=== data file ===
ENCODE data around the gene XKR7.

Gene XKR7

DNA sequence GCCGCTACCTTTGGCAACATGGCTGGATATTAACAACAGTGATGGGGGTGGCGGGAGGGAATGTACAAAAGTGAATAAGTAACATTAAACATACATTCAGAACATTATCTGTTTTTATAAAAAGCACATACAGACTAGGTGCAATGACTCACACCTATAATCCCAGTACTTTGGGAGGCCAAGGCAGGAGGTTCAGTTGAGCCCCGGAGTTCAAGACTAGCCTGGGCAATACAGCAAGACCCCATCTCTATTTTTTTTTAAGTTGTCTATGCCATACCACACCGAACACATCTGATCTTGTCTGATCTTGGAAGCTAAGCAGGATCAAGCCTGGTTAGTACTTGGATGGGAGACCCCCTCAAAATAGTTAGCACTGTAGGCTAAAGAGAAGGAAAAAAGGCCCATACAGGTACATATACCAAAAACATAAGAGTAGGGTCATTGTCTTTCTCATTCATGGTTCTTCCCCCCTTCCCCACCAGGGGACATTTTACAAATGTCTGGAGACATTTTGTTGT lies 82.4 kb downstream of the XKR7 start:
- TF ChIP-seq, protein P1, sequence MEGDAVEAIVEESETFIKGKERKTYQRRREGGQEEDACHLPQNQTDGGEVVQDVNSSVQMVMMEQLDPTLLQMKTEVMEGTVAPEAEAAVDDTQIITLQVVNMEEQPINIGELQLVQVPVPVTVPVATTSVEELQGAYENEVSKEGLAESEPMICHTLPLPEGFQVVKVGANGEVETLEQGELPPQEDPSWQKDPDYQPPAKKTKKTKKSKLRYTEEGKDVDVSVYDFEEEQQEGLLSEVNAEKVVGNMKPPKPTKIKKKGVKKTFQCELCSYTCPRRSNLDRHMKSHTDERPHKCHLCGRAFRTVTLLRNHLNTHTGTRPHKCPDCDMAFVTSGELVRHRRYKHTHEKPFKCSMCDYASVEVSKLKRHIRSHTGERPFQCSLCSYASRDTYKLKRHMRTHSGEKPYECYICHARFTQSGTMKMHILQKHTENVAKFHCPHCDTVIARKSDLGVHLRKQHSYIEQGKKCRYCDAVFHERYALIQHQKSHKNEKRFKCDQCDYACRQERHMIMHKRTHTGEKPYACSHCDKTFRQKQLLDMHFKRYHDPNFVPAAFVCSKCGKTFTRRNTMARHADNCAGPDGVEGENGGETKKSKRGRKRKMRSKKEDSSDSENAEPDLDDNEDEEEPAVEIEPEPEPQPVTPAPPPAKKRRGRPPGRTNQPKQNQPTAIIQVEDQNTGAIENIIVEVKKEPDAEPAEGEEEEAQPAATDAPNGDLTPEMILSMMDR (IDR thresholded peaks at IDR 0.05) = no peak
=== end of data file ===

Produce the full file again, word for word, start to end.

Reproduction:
ENCODE data around the gene XKR7.

Gene XKR7

DNA sequence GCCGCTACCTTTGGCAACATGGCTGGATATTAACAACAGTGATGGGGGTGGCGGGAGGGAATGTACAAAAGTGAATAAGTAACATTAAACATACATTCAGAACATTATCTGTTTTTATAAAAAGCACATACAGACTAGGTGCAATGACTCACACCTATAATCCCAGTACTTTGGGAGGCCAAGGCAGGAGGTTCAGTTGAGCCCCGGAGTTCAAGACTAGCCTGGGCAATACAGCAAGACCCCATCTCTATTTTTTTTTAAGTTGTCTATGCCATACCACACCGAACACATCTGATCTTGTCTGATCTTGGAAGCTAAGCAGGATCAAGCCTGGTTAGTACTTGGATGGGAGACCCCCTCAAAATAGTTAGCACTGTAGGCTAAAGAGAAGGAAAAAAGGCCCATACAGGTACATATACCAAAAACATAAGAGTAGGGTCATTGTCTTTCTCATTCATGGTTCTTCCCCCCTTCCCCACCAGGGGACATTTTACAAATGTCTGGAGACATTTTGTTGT lies 82.4 kb downstream of the XKR7 start:
- TF ChIP-seq, protein P1, sequence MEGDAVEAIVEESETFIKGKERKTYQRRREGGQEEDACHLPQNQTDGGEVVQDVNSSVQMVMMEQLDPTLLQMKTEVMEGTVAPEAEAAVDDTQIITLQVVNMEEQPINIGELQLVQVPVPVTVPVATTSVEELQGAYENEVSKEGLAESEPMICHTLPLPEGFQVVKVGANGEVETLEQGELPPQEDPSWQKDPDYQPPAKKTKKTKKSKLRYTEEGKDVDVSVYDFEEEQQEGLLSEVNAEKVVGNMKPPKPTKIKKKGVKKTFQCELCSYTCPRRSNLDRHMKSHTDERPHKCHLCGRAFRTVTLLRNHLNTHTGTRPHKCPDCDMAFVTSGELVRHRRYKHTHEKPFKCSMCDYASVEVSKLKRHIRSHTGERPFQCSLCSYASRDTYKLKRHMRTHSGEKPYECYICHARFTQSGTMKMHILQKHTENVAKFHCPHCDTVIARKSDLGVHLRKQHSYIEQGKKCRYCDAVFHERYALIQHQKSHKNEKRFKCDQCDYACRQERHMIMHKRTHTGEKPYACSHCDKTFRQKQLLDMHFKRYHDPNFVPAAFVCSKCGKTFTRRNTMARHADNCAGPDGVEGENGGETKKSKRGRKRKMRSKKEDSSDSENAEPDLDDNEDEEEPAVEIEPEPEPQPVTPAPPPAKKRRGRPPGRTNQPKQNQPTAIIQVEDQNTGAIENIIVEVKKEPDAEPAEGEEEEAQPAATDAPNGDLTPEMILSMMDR (IDR thresholded peaks at IDR 0.05) = no peak